July 26, 2010

Sno Cone's

Career waitress Debbie Campbell and her husband Tim who was a glass company owner in northwest Indiana were looking for warmer weather and an early retirement.  It was on a trip to Austin to visit their youngest son who was stationed in Fort Hood and heading to Iraq that they decided to close shop and move south for good.  Debbie says, “My original plan was to do a cookie shop in a mobile concession stand.  I always made cookies for Tim’s clients around Christmas time. No one baked up there.  I would take a week and bake and put them in tins or baskets and deliver to the companies he did business with.  They all asked when I was going in business, but I said it was just a hobby.”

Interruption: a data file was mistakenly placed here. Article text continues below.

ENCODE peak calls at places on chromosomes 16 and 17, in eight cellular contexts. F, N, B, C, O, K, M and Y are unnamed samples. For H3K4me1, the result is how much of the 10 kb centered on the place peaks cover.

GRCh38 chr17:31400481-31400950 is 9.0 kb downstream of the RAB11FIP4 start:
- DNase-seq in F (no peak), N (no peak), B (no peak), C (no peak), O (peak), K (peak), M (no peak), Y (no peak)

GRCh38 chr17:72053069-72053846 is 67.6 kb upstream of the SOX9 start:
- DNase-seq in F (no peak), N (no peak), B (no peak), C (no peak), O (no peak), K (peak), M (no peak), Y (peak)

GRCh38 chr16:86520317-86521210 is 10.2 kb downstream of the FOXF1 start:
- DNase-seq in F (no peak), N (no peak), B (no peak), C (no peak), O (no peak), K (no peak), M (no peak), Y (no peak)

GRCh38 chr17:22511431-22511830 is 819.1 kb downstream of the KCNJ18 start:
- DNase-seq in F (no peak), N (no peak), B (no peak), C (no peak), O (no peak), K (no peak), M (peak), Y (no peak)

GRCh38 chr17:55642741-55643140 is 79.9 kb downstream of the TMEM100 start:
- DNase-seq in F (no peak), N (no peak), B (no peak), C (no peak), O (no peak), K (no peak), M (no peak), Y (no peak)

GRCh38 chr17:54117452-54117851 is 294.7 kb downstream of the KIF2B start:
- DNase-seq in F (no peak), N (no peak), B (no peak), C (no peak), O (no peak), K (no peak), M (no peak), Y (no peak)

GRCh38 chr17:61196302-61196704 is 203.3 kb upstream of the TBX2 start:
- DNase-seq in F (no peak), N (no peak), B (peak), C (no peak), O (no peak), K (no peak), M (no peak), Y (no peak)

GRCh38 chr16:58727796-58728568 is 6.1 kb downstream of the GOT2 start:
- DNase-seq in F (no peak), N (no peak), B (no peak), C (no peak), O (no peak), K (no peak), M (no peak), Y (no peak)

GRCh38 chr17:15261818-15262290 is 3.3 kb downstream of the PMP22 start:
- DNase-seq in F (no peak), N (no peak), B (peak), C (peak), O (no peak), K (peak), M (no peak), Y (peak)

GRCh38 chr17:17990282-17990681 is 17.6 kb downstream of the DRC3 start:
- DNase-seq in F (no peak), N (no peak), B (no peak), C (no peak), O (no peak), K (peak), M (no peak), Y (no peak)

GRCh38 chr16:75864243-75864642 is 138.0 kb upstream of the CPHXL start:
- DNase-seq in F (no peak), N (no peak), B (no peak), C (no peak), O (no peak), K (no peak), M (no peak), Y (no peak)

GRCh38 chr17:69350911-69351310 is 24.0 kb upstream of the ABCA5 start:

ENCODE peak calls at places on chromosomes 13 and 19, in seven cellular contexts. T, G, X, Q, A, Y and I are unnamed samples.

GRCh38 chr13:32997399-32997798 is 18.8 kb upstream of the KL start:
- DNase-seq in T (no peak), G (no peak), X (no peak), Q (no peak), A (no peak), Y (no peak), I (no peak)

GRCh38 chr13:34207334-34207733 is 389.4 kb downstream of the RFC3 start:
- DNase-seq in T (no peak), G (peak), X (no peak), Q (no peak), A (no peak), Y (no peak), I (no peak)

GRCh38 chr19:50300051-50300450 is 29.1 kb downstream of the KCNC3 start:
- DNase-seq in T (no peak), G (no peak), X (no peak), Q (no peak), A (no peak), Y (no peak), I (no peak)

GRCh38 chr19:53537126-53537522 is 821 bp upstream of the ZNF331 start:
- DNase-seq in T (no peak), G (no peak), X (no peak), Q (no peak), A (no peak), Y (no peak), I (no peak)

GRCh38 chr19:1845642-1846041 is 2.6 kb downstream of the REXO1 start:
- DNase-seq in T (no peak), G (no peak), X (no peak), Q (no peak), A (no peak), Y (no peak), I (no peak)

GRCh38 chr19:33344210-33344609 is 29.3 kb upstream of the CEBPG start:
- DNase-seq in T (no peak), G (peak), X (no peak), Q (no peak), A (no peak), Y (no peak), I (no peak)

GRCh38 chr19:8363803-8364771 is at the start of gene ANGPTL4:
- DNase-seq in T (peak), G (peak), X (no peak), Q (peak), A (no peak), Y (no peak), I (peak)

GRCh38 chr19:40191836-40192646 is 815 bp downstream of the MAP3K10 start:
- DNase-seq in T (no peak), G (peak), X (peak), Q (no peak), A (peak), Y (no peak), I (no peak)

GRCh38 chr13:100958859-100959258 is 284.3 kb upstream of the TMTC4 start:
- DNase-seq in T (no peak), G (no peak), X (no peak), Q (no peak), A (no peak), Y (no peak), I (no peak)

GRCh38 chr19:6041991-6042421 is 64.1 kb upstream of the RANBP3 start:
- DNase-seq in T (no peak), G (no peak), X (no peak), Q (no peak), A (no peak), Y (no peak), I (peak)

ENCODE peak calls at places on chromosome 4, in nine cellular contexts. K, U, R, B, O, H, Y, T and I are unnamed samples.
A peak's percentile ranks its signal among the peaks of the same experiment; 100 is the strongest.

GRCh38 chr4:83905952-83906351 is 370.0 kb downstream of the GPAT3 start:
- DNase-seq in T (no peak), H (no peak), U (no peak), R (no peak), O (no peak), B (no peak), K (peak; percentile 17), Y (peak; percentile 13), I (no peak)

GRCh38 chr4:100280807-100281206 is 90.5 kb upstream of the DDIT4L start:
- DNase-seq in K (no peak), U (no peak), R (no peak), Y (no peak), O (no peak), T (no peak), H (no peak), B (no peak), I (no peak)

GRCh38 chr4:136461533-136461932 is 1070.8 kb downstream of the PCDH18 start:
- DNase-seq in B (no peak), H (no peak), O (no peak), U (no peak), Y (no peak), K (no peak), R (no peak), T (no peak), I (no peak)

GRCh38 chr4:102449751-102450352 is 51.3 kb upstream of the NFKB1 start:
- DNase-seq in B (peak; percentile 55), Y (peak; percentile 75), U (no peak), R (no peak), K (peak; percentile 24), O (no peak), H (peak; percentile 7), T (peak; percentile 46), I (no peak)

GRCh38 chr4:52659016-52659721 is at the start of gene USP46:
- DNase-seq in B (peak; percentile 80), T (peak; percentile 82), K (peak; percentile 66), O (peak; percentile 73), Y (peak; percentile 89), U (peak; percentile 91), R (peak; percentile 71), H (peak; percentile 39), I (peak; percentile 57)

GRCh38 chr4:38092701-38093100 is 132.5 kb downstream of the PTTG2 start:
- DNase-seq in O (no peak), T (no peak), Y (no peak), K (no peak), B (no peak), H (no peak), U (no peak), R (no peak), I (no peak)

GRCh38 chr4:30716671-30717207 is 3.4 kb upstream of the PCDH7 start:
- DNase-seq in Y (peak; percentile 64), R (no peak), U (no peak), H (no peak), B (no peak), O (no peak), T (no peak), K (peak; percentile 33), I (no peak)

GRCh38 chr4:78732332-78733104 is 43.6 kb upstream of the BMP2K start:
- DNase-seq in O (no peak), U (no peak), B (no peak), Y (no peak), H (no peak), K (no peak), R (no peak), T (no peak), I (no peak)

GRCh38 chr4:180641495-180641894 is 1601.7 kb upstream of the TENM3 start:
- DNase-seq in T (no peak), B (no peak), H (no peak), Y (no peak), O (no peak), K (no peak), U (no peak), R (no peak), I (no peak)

Instead of cookies, Debbie decided to try her hand at a Texas favorite to see if she was going to adjust to being inside a trailer.  “It gets hot in Austin and everyone likes their ice,” she says.  “We did not have snow cones in Indiana growing up – you get four months out of the year where you could call it summer and then you start running into fall and we like comfort warm foods when it’s getting cold.  We never realized how big snow cones were until we got to the South.” 

Debbie says it’s popular to mix a few flavors together at her sno cone trailer.  For example, she likes the ‘melon berry’ which is a blend of the strawberry and watermelon juices.  One of her customers, Razz, ordered a Mojito and Root Beer combination, which they named the ‘Razzle Dazzle’ after him.  Tim likes the sno cone classic Dreamcycle which is a combination of ice cream with orange.  And the kids seem to love a mixture of cherry and bubble gum.  “Hi, look what you did to my tongue,” said one of their four-year old customers after eating some blue ice.